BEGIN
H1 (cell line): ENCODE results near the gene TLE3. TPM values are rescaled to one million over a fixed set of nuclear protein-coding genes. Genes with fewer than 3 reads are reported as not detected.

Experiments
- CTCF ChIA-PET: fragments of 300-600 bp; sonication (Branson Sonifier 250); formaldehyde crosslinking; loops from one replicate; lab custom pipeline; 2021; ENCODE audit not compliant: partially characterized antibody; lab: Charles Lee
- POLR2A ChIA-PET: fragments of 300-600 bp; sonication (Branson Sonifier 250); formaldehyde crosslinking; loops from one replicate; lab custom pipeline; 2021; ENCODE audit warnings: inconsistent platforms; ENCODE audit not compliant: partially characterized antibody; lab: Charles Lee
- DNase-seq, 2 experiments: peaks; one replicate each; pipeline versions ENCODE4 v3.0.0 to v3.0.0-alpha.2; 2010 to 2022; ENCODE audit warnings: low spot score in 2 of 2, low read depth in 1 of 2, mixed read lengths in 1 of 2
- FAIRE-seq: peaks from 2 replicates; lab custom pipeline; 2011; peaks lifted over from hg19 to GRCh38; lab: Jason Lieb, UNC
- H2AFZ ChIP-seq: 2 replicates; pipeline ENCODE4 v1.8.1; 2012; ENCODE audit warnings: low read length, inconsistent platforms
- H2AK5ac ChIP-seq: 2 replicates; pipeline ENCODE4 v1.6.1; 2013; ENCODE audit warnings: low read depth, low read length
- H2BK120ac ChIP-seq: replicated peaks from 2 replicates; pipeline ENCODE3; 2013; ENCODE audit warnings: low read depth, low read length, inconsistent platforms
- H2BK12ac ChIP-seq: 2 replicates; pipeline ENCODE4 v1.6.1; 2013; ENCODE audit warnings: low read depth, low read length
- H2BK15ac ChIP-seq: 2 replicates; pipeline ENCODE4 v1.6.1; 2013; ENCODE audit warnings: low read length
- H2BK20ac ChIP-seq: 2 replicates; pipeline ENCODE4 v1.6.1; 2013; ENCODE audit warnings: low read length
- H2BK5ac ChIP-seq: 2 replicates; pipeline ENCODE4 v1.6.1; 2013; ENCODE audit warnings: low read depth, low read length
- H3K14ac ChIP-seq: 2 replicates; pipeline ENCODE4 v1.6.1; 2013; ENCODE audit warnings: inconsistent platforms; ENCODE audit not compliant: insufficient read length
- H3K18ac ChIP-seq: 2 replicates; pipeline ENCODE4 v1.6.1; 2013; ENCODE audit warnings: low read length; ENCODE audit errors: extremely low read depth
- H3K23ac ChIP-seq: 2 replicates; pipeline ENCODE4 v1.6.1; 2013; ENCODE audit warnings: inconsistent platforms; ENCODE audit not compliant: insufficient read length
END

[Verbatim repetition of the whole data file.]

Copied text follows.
H1 (cell line): ENCODE results near the gene TLE3. TPM values are rescaled to one million over a fixed set of nuclear protein-coding genes. Genes with fewer than 3 reads are reported as not detected.

Experiments
- CTCF ChIA-PET: fragments of 300-600 bp; sonication (Branson Sonifier 250); formaldehyde crosslinking; loops from one replicate; lab custom pipeline; 2021; ENCODE audit not compliant: partially characterized antibody; lab: Charles Lee
- POLR2A ChIA-PET: fragments of 300-600 bp; sonication (Branson Sonifier 250); formaldehyde crosslinking; loops from one replicate; lab custom pipeline; 2021; ENCODE audit warnings: inconsistent platforms; ENCODE audit not compliant: partially characterized antibody; lab: Charles Lee
- DNase-seq, 2 experiments: peaks; one replicate each; pipeline versions ENCODE4 v3.0.0 to v3.0.0-alpha.2; 2010 to 2022; ENCODE audit warnings: low spot score in 2 of 2, low read depth in 1 of 2, mixed read lengths in 1 of 2
- FAIRE-seq: peaks from 2 replicates; lab custom pipeline; 2011; peaks lifted over from hg19 to GRCh38; lab: Jason Lieb, UNC
- H2AFZ ChIP-seq: 2 replicates; pipeline ENCODE4 v1.8.1; 2012; ENCODE audit warnings: low read length, inconsistent platforms
- H2AK5ac ChIP-seq: 2 replicates; pipeline ENCODE4 v1.6.1; 2013; ENCODE audit warnings: low read depth, low read length
- H2BK120ac ChIP-seq: replicated peaks from 2 replicates; pipeline ENCODE3; 2013; ENCODE audit warnings: low read depth, low read length, inconsistent platforms
- H2BK12ac ChIP-seq: 2 replicates; pipeline ENCODE4 v1.6.1; 2013; ENCODE audit warnings: low read depth, low read length
- H2BK15ac ChIP-seq: 2 replicates; pipeline ENCODE4 v1.6.1; 2013; ENCODE audit warnings: low read length
- H2BK20ac ChIP-seq: 2 replicates; pipeline ENCODE4 v1.6.1; 2013; ENCODE audit warnings: low read length
- H2BK5ac ChIP-seq: 2 replicates; pipeline ENCODE4 v1.6.1; 2013; ENCODE audit warnings: low read depth, low read length
- H3K14ac ChIP-seq: 2 replicates; pipeline ENCODE4 v1.6.1; 2013; ENCODE audit warnings: inconsistent platforms; ENCODE audit not compliant: insufficient read length
- H3K18ac ChIP-seq: 2 replicates; pipeline ENCODE4 v1.6.1; 2013; ENCODE audit warnings: low read length; ENCODE audit errors: extremely low read depth
- H3K23ac ChIP-seq: 2 replicates; pipeline ENCODE4 v1.6.1; 2013; ENCODE audit warnings: inconsistent platforms; ENCODE audit not compliant: insufficient read length